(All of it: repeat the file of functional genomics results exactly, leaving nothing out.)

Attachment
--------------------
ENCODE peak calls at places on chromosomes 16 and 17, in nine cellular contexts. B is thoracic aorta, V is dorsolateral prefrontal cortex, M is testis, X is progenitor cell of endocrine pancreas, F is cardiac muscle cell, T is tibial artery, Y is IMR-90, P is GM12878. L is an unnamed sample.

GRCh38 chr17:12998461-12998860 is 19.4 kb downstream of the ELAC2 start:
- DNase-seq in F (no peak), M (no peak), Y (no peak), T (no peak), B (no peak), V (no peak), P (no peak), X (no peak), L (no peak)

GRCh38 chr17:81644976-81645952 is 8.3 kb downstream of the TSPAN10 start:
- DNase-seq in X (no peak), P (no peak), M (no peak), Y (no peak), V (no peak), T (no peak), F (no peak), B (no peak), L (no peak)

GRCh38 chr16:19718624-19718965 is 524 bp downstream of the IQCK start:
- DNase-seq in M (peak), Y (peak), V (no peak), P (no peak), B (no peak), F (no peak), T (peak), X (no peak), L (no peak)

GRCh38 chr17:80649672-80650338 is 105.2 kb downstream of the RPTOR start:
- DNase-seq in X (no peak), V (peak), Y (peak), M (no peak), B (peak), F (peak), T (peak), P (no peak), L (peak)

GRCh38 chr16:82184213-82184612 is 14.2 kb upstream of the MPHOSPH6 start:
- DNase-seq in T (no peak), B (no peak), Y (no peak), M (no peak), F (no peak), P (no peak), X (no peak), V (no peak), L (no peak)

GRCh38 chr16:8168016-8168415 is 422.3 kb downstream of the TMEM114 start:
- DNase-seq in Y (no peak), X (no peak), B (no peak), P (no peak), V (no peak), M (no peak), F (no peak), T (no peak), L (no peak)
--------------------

ENCODE peak calls at places on chromosomes 16 and 17, in nine cellular contexts. B is thoracic aorta, V is dorsolateral prefrontal cortex, M is testis, X is progenitor cell of endocrine pancreas, F is cardiac muscle cell, T is tibial artery, Y is IMR-90, P is GM12878. L is an unnamed sample.

GRCh38 chr17:12998461-12998860 is 19.4 kb downstream of the ELAC2 start:
- DNase-seq in F (no peak), M (no peak), Y (no peak), T (no peak), B (no peak), V (no peak), P (no peak), X (no peak), L (no peak)

GRCh38 chr17:81644976-81645952 is 8.3 kb downstream of the TSPAN10 start:
- DNase-seq in X (no peak), P (no peak), M (no peak), Y (no peak), V (no peak), T (no peak), F (no peak), B (no peak), L (no peak)

GRCh38 chr16:19718624-19718965 is 524 bp downstream of the IQCK start:
- DNase-seq in M (peak), Y (peak), V (no peak), P (no peak), B (no peak), F (no peak), T (peak), X (no peak), L (no peak)

GRCh38 chr17:80649672-80650338 is 105.2 kb downstream of the RPTOR start:
- DNase-seq in X (no peak), V (peak), Y (peak), M (no peak), B (peak), F (peak), T (peak), P (no peak), L (peak)

GRCh38 chr16:82184213-82184612 is 14.2 kb upstream of the MPHOSPH6 start:
- DNase-seq in T (no peak), B (no peak), Y (no peak), M (no peak), F (no peak), P (no peak), X (no peak), V (no peak), L (no peak)

GRCh38 chr16:8168016-8168415 is 422.3 kb downstream of the TMEM114 start:
- DNase-seq in Y (no peak), X (no peak), B (no peak), P (no peak), V (no peak), M (no peak), F (no peak), T (no peak), L (no peak)